In 1985, in response to these needs, the Irish Sisters of Mercy set up the Mukuru Promotion Centre. Today, assisted by Irish Christian Brothers and Marianist priests, over 6,000 slum children now receive an education and 60 street boys are taught a trade.
Although heart-warming to hear the success stories of ex-street children who received their education and a chance in life thanks to the Sisters of Mercy and their donors in Ireland, the smile quickly fades when you hear the dangers faced by a child living on the streets.
Few people in Nairobi know more than Sr Mary just how deadly this life can be.
"In my 30 years of work with street girls," she says, "I've only met one girl over seven years of age who hasn't been sexually abused."
Sr Mary recounts the story of a gang of 10 "very wild street girls" between 10 and 12 years of age that would make St Trinian's schoolgirls look like angels.
The girls approached her in 1991 requesting the opportunity to begin primary school. None had attended school up until then.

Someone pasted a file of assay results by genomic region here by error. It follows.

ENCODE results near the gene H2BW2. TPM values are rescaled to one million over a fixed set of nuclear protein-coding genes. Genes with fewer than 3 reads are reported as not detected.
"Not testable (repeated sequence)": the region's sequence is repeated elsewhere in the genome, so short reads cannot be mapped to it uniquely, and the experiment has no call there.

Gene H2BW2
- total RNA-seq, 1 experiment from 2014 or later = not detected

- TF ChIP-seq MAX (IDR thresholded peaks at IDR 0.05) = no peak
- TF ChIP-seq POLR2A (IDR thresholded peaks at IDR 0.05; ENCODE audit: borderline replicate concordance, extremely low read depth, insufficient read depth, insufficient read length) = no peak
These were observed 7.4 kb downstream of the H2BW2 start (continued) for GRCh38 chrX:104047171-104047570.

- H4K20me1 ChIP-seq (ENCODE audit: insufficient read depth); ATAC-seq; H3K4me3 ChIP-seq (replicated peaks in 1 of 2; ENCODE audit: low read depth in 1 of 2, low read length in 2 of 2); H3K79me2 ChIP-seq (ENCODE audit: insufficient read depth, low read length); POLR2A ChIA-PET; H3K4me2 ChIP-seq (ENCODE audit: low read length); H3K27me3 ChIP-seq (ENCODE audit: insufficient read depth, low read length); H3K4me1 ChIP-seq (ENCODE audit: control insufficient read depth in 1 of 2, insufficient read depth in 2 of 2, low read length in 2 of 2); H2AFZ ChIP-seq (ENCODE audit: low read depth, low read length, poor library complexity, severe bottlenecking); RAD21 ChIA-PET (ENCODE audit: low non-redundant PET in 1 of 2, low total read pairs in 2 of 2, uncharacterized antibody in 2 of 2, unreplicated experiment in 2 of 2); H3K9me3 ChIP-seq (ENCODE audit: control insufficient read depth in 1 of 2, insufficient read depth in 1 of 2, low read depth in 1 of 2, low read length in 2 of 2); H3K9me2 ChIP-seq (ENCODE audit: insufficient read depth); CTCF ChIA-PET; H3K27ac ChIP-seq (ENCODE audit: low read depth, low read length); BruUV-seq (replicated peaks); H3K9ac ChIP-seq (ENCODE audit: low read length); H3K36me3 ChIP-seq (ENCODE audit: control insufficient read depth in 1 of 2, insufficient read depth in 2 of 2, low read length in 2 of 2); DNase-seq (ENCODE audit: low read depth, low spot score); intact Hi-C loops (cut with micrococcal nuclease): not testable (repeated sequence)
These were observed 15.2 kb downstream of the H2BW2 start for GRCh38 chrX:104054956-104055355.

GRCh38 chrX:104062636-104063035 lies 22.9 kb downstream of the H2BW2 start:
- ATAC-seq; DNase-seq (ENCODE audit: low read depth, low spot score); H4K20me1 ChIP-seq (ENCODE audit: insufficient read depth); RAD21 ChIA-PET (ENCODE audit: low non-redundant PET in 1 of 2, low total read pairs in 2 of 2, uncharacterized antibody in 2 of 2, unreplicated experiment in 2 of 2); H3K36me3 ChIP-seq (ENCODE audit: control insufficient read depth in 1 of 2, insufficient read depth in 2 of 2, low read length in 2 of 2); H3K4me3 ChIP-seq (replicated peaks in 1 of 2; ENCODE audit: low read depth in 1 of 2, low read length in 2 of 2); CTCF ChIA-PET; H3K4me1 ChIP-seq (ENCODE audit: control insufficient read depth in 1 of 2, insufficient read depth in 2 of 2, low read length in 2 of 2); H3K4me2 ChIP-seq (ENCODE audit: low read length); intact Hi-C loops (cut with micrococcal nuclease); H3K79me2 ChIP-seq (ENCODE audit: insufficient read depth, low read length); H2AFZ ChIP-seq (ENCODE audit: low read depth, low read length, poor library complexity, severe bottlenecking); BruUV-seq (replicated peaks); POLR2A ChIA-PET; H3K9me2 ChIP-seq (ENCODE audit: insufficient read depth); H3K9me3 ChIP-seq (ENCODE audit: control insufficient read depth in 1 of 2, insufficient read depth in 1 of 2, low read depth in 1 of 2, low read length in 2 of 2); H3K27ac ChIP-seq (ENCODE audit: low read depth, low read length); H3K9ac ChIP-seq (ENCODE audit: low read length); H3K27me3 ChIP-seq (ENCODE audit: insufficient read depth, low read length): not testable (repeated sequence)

"They were like wild cats, spitting and scratching," she recalls. One day, one of them took a knife to her housemother's throat after being corrected for inappropriate behaviour.
Something strange was causing the girls to lash out uncontrollably. It was only months later during art therapy that the full truth of their street experiences was revealed.
When asked to draw what made them really angry, the girls drew savage dogs with gaping teeth and drooling mouths. Yet, strangely, none of them had ever been attacked by dogs.
They then told how one day they met some Europeans who offered them drugs and filmed them carrying out acts that were so depraved it took them months before they could even speak about the horrors of that night.
All the girls had worked as prostitutes before coming to school and their persistent pimps would follow them from prison to school, attempting to lure them back onto the streets again.